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Trump's latest trade deal will hurt car buyers

Rick Newman
Senior Columnist

Get ready for a Trump bump in car prices.

As U.S. negotiators close in on a new trade deal with Mexico and Canada, they appear committed to new rules on car production that will require costlier components, which in turn would raise prices. Further provisions would allow for new tariffs on some imported cars that could boost sticker prices by thousands of dollars.

The new rules would require more American-made content in cars imported from Canada and Mexico, in exchange for allowing those products to enter the U.S. duty-free. Another measure would raise the portion of a car that must be built by workers earning relatively high wages. Cars coming from Mexico and Canada that don’t meet those requirements will be subject to a 2.5% tariff, while cars imported from other countries could face tariffs as high as 25%.

The protectionist measures are meant to safeguard U.S. manufacturing jobs. But they come at a cost to consumers. “At the least, the new rules will raise the price of autos for U.S. consumers,” writes Chad Bown of the Petersen Institute for International Economics. “The North American auto sector could suffer an even worse blow if the Trump administration imposes new tariffs or quantitative limits on autos and parts not covered by the new deal.”

Of the 17.3 million cars sold in the United States last year, about 8.6 million were produced in the U.S. That leaves 8.7 million imports. Of the imports, Canada and Mexico each account for about 1.9 million. Popular models made in Mexico include the Ford Fusion, GMC Terrain, Jeep Compass, Honda HR-V and Volkswagen Jetta. Canada produces the Chrysler Pacifica, Ford Edge, Chevy Equinox, Cadillac XTS and Lexus RX450h, among others.

The new version of the Toyota RAV4, made in Canada, could cost more on account of President Trump.

The new rules would raise the required amount of North American content in a tariff-free car from 62.5% to 75%. Another rule would require at least 70% of the steel, glass and aluminum in a car to come from North American sources. And a wage provision would raise the automaker’s portion of assembly-line workers earning at least $16 per hour from 30% now to 40% for cars, and 45% for SUVs.

It’s not yet clear how much the new rules would add to the cost of imported cars, because we don’t know how automakers would react to the changes. If complying with the new rules would add more than 2.5% to the cost, then it would make sense to simply pay the 2.5% tariff rather than spending more than that to eliminate the tariff. If manufacturers passed all of that onto consumers in the form of higher prices, the starting sticker price of a Toyota RAV4, for example, would jump from $24,660 to $25,277.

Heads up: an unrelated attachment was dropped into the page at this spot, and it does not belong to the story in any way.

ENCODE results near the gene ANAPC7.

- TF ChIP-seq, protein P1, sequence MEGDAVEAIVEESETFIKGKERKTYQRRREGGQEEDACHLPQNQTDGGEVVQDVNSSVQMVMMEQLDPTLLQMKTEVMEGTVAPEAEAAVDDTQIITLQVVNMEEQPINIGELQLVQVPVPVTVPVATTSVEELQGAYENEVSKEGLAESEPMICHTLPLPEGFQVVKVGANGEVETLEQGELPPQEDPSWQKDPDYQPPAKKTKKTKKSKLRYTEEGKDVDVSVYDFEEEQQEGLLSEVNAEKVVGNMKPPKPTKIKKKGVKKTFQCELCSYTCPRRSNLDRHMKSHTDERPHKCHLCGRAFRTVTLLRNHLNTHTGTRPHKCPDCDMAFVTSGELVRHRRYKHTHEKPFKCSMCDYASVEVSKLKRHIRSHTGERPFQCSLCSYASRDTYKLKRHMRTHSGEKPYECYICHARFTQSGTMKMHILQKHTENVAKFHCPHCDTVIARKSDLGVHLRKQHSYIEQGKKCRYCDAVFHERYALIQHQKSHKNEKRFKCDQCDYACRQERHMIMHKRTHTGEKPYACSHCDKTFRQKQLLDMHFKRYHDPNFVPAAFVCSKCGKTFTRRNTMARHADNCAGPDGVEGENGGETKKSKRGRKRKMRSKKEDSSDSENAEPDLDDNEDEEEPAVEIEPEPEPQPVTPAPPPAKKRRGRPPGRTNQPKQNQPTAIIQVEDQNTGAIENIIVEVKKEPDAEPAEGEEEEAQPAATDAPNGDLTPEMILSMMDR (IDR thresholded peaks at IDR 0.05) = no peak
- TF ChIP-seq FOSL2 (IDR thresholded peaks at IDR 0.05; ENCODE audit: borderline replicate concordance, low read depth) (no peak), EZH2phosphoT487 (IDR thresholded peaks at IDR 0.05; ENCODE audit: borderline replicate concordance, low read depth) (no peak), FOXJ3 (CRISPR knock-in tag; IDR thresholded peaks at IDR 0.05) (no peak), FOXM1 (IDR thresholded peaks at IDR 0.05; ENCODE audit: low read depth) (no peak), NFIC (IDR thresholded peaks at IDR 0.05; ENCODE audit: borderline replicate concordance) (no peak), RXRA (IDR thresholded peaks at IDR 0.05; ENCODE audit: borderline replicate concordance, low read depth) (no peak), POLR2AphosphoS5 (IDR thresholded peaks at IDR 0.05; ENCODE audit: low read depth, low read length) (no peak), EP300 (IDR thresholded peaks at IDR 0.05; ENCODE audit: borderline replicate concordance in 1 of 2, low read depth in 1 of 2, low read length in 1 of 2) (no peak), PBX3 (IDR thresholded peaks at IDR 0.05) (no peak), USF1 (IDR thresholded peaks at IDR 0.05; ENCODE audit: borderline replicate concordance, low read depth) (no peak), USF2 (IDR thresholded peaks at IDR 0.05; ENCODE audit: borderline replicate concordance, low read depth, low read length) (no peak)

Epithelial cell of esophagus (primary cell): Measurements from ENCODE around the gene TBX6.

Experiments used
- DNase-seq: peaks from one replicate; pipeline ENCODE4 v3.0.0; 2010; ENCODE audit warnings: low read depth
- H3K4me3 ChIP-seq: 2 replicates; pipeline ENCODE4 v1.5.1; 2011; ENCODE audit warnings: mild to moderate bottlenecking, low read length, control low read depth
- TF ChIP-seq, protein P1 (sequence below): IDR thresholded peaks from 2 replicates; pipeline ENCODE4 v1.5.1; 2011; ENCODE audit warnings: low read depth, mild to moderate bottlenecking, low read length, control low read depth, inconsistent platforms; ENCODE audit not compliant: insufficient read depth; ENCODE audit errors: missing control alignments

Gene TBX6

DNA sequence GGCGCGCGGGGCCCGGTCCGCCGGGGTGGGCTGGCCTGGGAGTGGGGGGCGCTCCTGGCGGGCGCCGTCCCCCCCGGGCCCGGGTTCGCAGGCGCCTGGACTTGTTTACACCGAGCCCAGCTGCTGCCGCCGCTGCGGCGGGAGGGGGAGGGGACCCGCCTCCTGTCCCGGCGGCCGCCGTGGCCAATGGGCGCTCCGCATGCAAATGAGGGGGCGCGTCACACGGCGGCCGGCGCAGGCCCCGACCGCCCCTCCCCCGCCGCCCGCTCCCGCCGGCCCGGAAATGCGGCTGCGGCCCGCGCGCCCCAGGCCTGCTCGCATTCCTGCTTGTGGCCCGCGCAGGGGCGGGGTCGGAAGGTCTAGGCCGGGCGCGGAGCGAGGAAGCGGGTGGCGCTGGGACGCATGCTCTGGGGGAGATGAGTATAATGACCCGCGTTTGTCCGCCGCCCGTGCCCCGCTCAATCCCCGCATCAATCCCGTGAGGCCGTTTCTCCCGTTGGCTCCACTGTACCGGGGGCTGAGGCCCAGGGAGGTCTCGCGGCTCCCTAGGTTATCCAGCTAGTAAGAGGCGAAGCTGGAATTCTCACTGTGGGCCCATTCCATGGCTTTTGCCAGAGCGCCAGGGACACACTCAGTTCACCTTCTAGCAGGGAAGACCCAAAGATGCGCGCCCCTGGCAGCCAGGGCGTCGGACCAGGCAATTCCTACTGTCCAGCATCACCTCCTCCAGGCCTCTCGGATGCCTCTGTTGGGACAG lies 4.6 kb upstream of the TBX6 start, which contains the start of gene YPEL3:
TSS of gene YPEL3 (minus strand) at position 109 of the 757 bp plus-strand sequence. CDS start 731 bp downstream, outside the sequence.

Price hikes could be considerably steeper on some models. In addition to the new trade deal with Canada and Mexico, Trump is considering tariffs of 25% on all other imported cars. That amounts to roughly 3.8 million vehicles including many Audi, BMW and Mercedes models built in Europe, Toyota Priuses built in Japan, Hyundais built in Korea, Buicks built in China, and others. With a 25% tariff, the starting price of an Audi A4 would soar from $36,975 to $46,219.

Trump’s 25% tariff on select imports would cause major disruption in the industry. The Center for Automotive Research estimates that a 25% tariff on auto imports, excluding Canada and Mexico, would raise the cost of all imported vehicles by an average of $3,980 and the price of all vehicles, including those built in the United States, by $2,450. The reason all prices would rise is that forcing up the price of some imports allows competitors to raise prices as well, even if they don’t have to pay the tariff.

The Audi A4, made in Germany, could end up subject to a new 25% tariff.

Higher prices normally dent sales, and the Center for Automotive Research predicts that a 25% tariff on non-North American imports would reduce sales of all new cars by about 1.2 million units per year. That would kill 197,000 American jobs, which is obviously the opposite of what Trump says he is trying to accomplish.

Protectionist tariffs don’t necessarily protect jobs because government bureaucrats imposing new rules can’t predict how companies will react. “Some companies may rework their supply chains to meet the new rules,” says Bown. “But perversely, a second possibility is that Trump’s new regulations will be so costly that companies decide to source even less content from North America. To keep car prices at levels consumers are willing to pay, some automakers may buy parts from Asia or Europe, where they are cheaper.”

Automakers also have to keep the cost of U.S. production under control if they want to export those vehicles to other countries, where they have to compete with other exports not subject to Trump-style government-imposed price hikes. Carmakers build about 2.4 million vehicles in the United States for export each year, and those vehicles need to be price-competitive in foreign markets. BMW, for instance, exports SUVs from its factory in South Carolina to China, and if the cost of producing in the U.S. gets too high, they could relocate that production elsewhere.

The new trade provisions with Canada and Mexico still aren’t final. Once the three countries fully agree, Congress has to approve any changes, and that isn’t likely until late this year, at the earliest. If Democrats gain control of the House of Representatives in the November midterm elections, as seems possible, Congress may never approve of the controversial Trump trade maneuver. For consumers, the breakdown lane may not be a bad place to be.

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Rick Newman is the author of four books, including “Rebounders: How Winners Pivot from Setback to Success.” Follow him on Twitter: @rickjnewman